Let’s start with the location – the Apollo Bar & Kantine is located in a hidden courtyard in the middle of the city, right next to Copenhagen’s tourist street (Nyhavn, a colorful row of 17th century houses and what you’ll usually find when Googling “Copenhagen”). The shared courtyard is partly owned by the Art Academy and one of the best galleries in town: Kunsthal Charlottenborg. The Apollo also hosts art events and DJ sets.

Apollo Bar & Kantine croissants in Copenhagen

Atelier September
A light-filled cafe located in the city’s center, with the same owner as the Apollo. Inside the cafe, there’s a small branch of HAY, the perfect design shop.

Coffee and cake in Atelier September and Hay Design in Copenhagen

Menu Space
A beautiful cafe, connected to industrial designers’ open spaces. The neighborhood (Nordhavn) is new and stunning and is next to a large bathing area.

Menu Space Cafe in Copenhagen

Coffee Collectif
A local cafe factory that inspires coffee growers and farmers around the world. It has a few stores and booths around the city.

Working on laptops in Coffee Collectif Copenhagen

Osterberg Ice Cream
It might be lame to recommend anything ice cream related, but having an Italian husband means this is something I encounter weekly (if not daily). This is a really excellent ice cream place owned by a young and talented girl that develops local flavors herself.

Osterberg Ice cream Copenhagen

Ramen to Bíiru
A bar filled with amazing ramen and Mikkeller beer – locally-brewed beers with styled cans.

Art for the soul

Kunsthal Charlottenborg
This gallery deserves a mention of its own. Hosting the edgiest exhibitions and festivals in town, they also have a small movie theater that screens films, dance shows and interesting workshops. At the gallery’s foyer, there’s a bookshop with the most beautifully decorated covers in town. Shout-out to the studio that sustains the amazing branding of the institution, Wrong Studio.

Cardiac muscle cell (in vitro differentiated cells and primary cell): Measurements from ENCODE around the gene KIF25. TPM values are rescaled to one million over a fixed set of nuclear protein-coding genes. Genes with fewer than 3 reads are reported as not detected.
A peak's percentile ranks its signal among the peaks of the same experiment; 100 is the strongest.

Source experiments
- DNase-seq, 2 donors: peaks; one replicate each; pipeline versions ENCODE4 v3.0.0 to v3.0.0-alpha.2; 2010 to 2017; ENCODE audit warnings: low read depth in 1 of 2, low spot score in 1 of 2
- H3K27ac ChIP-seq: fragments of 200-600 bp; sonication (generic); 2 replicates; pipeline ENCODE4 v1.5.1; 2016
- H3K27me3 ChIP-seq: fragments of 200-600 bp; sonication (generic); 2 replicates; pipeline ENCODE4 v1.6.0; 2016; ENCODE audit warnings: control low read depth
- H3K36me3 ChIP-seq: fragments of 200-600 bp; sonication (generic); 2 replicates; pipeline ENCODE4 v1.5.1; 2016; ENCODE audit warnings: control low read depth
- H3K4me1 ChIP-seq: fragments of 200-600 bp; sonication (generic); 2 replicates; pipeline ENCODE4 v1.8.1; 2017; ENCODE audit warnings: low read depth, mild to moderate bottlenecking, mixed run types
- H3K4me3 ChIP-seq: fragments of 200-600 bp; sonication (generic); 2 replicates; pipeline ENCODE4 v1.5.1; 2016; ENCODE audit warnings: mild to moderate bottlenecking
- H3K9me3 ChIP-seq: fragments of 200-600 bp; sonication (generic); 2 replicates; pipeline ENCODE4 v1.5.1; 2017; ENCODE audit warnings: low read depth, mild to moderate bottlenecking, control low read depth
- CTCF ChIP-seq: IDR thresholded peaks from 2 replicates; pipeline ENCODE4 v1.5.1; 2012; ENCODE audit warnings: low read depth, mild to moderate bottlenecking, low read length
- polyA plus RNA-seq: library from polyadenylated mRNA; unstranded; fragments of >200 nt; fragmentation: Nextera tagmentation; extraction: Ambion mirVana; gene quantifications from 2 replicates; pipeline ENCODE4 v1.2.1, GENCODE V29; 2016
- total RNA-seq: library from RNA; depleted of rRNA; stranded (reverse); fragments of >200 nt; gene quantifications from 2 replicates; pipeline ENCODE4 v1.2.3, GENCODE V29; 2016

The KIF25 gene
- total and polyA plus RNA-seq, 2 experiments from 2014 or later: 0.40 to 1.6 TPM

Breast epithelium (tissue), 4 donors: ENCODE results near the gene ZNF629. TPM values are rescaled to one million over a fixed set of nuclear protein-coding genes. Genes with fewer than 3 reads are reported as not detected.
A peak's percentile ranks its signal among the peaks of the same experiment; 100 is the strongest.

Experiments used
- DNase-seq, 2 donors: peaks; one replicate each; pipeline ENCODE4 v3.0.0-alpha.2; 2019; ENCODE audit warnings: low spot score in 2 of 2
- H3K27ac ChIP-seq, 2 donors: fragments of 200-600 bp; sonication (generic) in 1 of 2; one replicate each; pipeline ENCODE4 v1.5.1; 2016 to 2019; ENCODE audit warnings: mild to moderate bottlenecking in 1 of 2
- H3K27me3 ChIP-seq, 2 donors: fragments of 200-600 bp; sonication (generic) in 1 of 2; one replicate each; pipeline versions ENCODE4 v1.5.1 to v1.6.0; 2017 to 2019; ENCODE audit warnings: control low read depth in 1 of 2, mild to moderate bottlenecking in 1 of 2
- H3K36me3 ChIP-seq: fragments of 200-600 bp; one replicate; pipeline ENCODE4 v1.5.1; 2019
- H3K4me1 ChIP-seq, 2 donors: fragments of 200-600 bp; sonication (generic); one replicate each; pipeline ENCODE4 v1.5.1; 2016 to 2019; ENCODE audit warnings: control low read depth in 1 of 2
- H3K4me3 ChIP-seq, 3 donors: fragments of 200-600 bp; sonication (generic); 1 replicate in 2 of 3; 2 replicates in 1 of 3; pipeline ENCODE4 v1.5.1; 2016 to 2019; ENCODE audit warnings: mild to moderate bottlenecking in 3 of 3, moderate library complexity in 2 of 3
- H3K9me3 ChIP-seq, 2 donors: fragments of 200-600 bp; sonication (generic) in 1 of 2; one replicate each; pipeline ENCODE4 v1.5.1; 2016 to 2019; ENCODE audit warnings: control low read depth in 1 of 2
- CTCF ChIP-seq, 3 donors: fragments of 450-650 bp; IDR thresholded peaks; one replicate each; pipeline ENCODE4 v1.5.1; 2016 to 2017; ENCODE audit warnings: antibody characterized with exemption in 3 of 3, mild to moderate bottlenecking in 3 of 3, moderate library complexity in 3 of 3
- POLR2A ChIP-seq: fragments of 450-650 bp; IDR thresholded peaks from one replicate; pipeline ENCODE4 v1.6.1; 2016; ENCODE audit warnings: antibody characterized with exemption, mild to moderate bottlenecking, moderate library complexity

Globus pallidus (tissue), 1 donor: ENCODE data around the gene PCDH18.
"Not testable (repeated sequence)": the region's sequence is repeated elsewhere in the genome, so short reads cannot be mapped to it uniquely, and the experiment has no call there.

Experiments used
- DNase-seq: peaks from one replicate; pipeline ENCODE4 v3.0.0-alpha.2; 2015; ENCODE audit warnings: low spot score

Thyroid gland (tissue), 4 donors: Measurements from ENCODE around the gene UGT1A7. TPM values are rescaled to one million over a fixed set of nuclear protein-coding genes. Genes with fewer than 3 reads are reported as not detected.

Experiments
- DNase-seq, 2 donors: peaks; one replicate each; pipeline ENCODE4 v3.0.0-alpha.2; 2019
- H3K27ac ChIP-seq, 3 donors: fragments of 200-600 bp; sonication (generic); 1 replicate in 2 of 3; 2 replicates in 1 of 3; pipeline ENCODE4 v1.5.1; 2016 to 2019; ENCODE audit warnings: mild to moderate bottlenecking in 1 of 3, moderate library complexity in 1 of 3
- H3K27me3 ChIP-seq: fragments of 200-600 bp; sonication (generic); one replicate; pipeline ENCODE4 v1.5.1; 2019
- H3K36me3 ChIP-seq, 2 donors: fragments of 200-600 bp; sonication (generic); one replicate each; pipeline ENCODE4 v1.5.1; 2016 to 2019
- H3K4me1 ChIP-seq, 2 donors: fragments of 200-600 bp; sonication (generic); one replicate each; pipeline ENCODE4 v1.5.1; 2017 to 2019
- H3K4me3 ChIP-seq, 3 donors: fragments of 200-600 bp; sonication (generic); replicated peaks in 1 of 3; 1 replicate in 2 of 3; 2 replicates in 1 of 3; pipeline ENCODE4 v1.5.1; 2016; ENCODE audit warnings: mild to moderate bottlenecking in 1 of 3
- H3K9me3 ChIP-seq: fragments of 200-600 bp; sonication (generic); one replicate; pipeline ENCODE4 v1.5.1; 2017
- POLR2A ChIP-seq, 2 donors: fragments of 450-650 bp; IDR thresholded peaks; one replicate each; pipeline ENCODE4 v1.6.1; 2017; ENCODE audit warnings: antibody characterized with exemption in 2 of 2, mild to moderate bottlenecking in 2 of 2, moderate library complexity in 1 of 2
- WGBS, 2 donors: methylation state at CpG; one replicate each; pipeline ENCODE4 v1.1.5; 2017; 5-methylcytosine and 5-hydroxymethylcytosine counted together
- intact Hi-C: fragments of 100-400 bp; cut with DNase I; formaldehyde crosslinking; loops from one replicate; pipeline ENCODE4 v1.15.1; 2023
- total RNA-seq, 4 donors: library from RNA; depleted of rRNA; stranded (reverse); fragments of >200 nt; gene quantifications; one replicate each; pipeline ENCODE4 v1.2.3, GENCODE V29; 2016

Kunsthal Charlottenborg Museum Copenhagen

NY Carlsberg Glyptotek
An amazing museum comprised of the Carlsberg private collection. Ancient Greek statues, Egyptian art and some Modern Art monumental pieces (including Degas and Monet). You can also enjoy the museum shop, that is inlaid in the building’s outstanding architecture – marble floors, huge paved poles and a glass-sealed botanical garden.

Glyptotek museum Copenhagen

Copenhagen Contemporary
An important gallery recently reopened, located a bit far off the city’s center in what used to be an army base. This mega-designed space is filled with type visuals and an amazing shop, focusing on installation art with local designers and international artists.

Two great contemporary art galleries: @gallerisusanneottesen @v1gallery.

Music for the heart

An amazing local radio station, that also hosts summer parties. Listen while you work!

Clubbing is a must every now and then so you can put the Photoshop aside and go blow off some steam. Great locations: @bakkenkbh and @cultureboxdk.

Designed shopping 

Danish people are known to be ultra successful when it comes to product design. For me, all I know is that it’s fun to have it in my house. Here are a few great places to buy furniture, homeware and more: Norman Copenhagen and HAY.

Normann CPH Copenhagen

Hay Design Store Copenhagen

Local Fashion Brands: Copenhagen is where you’ll think you’ve died and gone to design heaven. There are no normal people here, just designers dressing gorgeously and effortlessly. Kids are dressed in bold, colorful clothes and adults dress with amazing patterns and heavenly shoes. Local brands: @lottaliinalove @hollygolightlydk @carcelclothing @storm_copenhagen @w00dw00d

Flea market

Loopesupermarked Remisen
This one is hard to find, but the summer fills the city with local vintage markets selling everything from art, to clothes, furniture and more. Because Copenhagen is sooooo expensive, these markets serve as an amazing alternative, with every it-girl selling her clothes from last season. Here you can find your Miu Miu and Acne at a reasonable price.